It's impossible to relax in a room that is filled with clutter. No matter how nicely you arrange or hide things.
Saturday's client wanted help with her living room. I immediately checked out the closet. It was stuffed with her son's art supplies and toys. It was a jangly mess that was hard to dismantle. I brought out a handful of stuff at a time and went through piece by piece with her. It turned out that most of the stuff her son hadn't played with in years. Most of it went into donation bags.
The art supplies she kept didn't go back in the closet. It's good to see what doesn't work so it won't be repeated. The closet was out of sight, out of mind. I put the supplies in a pile on the floor until a better solution showed up.
Then there was the second closet that was filled with a sea Christmas paraphernalia. She blanched when she saw the chaos. Again I brought out a few things at a time. And again, she discovered most of it she wasn't using. So we pared those down too.
I try and find the clutter hiding places first because they cause so much psychic disruption, that if they are dealt with, the rest of the clutter goes quickly.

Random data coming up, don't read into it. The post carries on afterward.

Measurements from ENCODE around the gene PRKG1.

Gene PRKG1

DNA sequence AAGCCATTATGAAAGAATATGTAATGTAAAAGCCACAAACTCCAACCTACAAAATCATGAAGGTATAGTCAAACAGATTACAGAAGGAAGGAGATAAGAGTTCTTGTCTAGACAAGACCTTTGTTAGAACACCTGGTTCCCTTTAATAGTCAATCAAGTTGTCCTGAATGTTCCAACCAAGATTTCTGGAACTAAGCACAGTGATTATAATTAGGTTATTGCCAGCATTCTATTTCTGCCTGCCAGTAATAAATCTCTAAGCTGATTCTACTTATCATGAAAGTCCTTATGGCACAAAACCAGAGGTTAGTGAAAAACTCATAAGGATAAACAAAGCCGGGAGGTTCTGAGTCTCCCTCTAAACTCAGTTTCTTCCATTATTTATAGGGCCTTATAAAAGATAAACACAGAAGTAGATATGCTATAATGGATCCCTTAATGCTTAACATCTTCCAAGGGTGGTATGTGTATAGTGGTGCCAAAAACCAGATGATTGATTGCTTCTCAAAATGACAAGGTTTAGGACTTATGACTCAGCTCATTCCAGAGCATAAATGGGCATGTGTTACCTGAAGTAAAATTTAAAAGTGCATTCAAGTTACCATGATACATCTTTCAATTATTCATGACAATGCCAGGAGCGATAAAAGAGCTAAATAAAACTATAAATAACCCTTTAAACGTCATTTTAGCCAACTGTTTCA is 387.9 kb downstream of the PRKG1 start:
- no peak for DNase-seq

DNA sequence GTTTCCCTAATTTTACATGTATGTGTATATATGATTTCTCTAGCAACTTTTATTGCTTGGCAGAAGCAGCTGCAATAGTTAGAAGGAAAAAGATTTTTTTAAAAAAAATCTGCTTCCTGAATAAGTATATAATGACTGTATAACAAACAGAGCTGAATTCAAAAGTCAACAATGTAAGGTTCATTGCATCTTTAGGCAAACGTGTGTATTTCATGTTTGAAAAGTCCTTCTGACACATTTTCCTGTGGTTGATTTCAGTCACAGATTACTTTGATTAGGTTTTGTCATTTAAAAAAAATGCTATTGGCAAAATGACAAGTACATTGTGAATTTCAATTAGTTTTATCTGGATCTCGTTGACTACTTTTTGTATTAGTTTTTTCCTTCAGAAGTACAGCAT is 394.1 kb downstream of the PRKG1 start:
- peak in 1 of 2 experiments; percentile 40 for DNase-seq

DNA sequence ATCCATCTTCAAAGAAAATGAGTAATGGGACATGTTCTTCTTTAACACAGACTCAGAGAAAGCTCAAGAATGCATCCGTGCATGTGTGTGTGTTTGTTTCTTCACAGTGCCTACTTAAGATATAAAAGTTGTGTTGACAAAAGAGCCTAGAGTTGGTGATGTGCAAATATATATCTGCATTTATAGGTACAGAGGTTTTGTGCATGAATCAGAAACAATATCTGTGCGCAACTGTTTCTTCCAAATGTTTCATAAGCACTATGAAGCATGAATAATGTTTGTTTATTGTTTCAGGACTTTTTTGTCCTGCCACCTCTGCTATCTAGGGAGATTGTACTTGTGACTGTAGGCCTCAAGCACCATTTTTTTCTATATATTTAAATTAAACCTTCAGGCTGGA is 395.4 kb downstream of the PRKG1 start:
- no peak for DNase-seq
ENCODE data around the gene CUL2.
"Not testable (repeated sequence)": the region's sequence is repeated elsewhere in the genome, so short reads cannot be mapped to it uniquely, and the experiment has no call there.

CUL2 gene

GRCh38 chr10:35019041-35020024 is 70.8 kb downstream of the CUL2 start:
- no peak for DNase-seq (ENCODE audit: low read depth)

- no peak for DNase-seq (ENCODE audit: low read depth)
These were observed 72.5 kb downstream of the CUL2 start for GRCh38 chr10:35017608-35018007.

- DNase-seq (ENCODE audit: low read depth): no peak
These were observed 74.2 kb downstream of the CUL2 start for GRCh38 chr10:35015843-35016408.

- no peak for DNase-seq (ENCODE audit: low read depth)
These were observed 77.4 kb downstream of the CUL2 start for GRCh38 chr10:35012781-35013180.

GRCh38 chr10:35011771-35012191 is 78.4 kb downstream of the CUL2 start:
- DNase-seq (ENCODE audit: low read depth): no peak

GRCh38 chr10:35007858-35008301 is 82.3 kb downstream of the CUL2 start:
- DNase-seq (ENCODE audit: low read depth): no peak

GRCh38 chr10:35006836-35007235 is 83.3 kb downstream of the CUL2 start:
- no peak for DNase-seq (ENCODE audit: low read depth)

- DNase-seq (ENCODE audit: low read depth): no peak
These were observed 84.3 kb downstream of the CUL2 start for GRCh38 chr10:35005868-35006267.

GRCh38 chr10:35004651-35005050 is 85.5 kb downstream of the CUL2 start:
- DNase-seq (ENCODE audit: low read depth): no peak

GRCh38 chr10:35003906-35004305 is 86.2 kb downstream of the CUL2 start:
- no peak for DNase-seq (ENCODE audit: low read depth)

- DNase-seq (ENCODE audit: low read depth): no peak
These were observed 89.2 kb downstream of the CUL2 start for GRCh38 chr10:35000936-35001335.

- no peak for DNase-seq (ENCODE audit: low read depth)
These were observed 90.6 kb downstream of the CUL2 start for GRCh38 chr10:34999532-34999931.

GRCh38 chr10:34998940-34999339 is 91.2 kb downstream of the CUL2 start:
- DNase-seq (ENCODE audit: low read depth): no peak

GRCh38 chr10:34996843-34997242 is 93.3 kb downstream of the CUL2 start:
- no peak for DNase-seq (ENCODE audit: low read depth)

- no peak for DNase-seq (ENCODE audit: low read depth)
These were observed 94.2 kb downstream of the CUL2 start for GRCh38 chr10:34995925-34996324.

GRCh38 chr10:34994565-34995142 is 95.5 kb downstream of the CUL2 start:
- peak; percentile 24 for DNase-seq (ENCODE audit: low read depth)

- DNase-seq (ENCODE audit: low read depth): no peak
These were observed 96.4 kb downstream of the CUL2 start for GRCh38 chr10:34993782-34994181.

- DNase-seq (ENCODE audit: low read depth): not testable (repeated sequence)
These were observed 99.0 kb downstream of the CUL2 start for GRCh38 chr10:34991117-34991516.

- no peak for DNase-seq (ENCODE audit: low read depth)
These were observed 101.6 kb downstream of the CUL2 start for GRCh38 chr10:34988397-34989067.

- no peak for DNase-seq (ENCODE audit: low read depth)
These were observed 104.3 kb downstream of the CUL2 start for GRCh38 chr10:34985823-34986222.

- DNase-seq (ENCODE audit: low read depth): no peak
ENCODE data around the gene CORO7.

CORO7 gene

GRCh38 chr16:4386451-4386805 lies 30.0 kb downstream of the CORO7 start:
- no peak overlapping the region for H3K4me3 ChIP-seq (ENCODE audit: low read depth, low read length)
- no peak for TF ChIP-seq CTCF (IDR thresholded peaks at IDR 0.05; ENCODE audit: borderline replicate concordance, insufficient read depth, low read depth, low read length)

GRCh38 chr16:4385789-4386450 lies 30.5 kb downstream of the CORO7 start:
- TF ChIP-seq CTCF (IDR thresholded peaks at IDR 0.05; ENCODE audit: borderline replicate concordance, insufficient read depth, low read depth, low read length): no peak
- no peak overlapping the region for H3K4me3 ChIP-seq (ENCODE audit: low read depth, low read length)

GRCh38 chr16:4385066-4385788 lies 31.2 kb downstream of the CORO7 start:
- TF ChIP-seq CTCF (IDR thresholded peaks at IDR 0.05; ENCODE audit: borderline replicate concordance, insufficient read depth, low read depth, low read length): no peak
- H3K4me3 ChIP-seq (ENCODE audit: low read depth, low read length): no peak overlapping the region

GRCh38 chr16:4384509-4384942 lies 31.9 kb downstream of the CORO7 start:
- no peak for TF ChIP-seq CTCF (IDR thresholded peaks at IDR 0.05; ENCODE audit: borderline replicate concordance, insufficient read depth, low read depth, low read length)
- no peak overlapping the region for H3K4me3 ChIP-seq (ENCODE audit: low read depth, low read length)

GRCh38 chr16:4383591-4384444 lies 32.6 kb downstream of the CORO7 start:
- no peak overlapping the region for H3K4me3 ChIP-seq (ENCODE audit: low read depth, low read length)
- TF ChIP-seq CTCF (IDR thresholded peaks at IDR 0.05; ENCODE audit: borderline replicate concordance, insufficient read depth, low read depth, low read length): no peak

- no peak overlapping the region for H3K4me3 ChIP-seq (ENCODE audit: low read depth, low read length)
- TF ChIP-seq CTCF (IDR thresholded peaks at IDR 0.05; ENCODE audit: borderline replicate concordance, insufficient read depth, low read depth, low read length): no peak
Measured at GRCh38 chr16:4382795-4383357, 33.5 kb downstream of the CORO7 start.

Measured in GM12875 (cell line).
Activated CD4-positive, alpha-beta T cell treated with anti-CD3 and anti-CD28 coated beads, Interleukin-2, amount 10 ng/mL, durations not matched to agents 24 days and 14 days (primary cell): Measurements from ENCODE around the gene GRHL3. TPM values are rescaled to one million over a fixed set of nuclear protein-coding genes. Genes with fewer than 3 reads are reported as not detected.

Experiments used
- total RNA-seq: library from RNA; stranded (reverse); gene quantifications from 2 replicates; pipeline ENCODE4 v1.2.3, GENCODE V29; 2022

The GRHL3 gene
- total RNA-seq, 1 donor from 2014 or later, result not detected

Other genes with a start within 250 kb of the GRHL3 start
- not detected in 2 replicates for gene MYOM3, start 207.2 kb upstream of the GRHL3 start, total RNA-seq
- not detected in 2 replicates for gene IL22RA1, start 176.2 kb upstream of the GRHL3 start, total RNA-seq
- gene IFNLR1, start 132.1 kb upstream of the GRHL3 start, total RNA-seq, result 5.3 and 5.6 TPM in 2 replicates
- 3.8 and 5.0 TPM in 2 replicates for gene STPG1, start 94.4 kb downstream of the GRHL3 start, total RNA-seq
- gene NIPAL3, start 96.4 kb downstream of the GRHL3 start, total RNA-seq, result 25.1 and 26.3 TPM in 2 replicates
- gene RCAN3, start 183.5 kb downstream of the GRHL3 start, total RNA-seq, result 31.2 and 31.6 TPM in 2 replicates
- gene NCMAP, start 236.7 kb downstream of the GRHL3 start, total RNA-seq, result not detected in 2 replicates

Next were the three towers of books, CDs, and DVDs. There was a heavy coating of dust on everything. Dust is another clutter red flag. It says, "Hey, we've got nothing to do. Can you find us a new home?"
I told my client to pretend she was at Barnes and Nobles and find the books she would want to buy today. She picked fifteen books. We packed up the remaining over 200 unwanted books in bags and boxes. It was easy for her because by picking what she wanted, she lost her connection to what she didn't want. We did the same thing with CDs and DVDs.
There's something interesting about nicely stacked things in bookshelves, cubby holes, and closets. The stuff often goes unnoticed because they visually fit in their space. That's why I encourage and push the closer look.
With all the extra space, she decided to let go of a bookcase and a CD tower. She dusted off the bookshelf she kept, arranged the books she wanted, and put the art supplies on the lower levels in a place her son could find and use them.
As we brought the boxes and bags of books, CDs, and DVDs to her car for a library donation, my client smiled and said, "I'm feeling so much lighter!"